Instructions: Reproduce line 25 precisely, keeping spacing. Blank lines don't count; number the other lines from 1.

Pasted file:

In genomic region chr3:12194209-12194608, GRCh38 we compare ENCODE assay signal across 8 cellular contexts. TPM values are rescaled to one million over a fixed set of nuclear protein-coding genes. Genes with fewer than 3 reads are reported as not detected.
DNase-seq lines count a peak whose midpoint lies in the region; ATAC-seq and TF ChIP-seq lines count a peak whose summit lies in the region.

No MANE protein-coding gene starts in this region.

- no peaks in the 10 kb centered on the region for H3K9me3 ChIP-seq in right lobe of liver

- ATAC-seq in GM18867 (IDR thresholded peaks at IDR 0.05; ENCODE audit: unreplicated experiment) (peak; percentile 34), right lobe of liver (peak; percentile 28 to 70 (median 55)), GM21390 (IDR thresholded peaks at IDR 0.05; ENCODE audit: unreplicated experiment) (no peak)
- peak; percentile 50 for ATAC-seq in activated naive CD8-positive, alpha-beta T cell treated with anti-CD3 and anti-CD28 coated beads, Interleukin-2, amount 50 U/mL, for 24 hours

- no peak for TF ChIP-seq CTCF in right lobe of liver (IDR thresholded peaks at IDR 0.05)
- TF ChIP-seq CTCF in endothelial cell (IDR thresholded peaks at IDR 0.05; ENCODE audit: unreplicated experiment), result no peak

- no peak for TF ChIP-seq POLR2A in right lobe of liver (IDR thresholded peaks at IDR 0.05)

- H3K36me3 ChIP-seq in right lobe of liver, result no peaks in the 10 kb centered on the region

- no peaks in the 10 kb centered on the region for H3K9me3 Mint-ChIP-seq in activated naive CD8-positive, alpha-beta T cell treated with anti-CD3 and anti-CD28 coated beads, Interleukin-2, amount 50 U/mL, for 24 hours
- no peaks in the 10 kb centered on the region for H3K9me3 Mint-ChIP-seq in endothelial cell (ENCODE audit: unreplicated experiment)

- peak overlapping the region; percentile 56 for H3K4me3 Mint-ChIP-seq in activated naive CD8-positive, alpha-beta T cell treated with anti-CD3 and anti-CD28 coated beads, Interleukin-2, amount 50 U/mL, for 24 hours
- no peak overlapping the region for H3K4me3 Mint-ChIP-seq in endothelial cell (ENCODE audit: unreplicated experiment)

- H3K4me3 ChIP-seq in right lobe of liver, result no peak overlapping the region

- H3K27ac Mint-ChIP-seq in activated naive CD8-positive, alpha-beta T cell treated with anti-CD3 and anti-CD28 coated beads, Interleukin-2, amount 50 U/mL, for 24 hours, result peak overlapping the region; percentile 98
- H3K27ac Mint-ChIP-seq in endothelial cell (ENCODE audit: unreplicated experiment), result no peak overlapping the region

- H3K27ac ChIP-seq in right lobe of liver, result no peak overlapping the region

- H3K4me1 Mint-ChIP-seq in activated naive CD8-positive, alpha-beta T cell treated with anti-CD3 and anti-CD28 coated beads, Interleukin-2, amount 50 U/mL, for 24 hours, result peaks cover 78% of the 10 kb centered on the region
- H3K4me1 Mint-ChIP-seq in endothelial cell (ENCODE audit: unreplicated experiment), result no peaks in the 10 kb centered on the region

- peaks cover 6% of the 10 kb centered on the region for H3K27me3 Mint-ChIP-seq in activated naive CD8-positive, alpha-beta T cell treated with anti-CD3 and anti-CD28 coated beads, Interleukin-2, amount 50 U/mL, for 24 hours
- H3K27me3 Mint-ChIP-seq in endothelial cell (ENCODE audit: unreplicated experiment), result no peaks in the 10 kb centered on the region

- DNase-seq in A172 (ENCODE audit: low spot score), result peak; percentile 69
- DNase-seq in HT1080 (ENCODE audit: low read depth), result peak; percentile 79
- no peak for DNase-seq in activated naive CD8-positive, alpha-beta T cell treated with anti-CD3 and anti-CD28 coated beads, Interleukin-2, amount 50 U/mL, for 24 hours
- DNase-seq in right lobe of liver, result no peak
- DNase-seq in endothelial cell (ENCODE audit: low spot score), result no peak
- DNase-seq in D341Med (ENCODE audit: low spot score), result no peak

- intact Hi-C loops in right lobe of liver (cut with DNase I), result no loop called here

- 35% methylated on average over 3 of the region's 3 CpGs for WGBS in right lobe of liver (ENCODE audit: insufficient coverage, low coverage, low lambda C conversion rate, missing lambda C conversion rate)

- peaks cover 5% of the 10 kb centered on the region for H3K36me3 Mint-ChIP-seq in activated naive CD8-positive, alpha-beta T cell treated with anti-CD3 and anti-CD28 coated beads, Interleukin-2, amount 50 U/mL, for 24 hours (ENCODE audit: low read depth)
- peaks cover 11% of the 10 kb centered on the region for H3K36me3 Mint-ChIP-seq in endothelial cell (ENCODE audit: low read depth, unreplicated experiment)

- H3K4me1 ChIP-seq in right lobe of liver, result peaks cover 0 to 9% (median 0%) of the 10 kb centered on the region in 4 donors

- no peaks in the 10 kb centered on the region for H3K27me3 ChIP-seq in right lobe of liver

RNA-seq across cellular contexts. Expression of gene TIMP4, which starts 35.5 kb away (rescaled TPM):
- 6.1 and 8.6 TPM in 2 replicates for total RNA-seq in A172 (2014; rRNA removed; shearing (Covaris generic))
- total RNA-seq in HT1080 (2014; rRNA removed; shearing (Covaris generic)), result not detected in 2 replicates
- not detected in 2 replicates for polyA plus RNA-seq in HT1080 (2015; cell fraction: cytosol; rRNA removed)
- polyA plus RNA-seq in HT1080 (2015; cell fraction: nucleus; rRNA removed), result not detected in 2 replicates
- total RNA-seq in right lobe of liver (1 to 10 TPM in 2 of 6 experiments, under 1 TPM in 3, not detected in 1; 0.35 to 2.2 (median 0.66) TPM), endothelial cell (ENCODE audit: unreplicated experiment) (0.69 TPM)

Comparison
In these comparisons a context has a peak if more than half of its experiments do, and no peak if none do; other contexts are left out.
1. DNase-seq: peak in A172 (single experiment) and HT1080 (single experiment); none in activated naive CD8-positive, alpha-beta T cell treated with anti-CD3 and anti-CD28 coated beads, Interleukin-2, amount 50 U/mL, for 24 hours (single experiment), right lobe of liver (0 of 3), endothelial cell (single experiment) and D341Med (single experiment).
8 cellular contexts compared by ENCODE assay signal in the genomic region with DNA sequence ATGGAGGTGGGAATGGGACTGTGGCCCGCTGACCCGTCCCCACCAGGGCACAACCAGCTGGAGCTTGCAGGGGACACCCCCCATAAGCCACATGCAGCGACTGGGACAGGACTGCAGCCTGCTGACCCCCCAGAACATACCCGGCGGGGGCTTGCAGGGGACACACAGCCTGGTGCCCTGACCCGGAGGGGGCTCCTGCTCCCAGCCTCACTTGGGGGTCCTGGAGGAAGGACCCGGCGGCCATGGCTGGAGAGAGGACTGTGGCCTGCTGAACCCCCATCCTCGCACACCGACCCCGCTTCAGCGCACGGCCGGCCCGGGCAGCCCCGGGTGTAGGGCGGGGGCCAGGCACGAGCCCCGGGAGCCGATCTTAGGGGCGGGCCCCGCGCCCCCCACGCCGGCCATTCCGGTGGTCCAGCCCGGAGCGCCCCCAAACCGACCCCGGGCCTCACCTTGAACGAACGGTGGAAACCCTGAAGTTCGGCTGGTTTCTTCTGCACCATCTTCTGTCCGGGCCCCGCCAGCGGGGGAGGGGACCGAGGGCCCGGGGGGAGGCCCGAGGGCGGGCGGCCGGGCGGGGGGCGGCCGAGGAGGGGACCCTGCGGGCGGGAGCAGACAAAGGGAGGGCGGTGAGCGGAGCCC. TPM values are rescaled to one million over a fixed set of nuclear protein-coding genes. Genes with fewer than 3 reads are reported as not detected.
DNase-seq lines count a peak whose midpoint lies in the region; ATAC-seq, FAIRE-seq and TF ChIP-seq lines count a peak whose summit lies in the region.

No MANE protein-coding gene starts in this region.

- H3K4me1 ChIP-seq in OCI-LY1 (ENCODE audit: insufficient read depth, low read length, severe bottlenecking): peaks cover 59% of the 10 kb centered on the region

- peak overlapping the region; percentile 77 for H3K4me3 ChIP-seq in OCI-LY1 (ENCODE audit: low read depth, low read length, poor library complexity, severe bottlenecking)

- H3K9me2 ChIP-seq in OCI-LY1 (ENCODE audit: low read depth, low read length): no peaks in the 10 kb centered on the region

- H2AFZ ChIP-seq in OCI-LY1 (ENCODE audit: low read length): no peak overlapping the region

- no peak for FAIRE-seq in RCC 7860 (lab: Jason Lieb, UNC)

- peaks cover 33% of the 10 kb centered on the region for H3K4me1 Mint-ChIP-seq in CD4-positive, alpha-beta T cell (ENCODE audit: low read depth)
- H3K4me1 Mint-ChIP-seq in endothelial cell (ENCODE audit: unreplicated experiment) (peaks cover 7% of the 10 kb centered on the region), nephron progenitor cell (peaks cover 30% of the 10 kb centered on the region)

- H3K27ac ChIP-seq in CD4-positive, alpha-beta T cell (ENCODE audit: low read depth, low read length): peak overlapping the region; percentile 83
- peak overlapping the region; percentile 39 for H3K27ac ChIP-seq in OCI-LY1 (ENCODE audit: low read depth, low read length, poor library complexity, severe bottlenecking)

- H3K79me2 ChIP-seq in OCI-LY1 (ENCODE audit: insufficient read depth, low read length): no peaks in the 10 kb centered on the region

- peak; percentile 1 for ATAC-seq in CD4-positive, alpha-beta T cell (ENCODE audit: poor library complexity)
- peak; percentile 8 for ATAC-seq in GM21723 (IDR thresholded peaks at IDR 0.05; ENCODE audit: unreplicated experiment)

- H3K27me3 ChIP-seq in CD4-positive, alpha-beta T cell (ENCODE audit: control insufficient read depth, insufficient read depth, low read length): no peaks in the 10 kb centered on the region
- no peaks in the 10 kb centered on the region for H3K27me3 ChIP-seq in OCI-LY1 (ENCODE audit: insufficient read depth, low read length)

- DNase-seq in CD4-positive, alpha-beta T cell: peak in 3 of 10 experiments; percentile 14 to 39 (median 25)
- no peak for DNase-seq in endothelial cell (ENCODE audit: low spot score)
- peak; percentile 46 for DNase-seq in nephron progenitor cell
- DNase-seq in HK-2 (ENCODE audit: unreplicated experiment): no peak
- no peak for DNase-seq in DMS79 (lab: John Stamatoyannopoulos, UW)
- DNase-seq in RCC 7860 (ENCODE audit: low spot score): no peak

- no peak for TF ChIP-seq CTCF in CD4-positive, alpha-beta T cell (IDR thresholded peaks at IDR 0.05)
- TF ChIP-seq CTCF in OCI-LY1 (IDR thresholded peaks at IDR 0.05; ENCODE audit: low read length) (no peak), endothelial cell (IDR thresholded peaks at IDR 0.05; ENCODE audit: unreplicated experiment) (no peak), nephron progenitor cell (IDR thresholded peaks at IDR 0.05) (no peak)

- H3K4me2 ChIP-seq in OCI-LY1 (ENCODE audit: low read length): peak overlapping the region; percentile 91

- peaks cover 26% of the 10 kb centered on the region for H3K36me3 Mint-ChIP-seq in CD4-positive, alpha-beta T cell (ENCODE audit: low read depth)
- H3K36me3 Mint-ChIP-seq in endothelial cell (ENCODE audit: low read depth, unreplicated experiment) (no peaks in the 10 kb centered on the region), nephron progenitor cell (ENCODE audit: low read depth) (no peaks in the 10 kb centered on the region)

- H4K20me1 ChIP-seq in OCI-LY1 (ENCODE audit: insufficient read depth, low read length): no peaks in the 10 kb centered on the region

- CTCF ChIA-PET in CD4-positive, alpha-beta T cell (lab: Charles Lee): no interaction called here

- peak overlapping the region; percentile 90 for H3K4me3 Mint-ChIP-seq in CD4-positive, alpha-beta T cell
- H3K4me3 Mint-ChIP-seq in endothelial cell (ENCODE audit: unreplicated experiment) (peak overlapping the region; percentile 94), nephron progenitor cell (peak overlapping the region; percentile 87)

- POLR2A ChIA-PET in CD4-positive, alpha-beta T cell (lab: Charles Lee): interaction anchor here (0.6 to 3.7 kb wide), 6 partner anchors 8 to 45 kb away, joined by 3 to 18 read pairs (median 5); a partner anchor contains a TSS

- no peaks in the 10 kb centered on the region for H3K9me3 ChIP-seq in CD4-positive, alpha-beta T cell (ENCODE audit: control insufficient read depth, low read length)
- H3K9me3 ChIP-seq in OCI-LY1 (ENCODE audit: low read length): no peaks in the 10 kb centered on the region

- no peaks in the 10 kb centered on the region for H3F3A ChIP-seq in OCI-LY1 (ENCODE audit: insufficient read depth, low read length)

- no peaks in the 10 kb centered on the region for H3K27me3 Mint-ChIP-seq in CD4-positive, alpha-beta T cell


- no peak for DNase-seq in activated naive CD8-positive, alpha-beta T cell treated with anti-CD3 and anti-CD28 coated beads, Interleukin-2, amount 50 U/mL, for 24 hours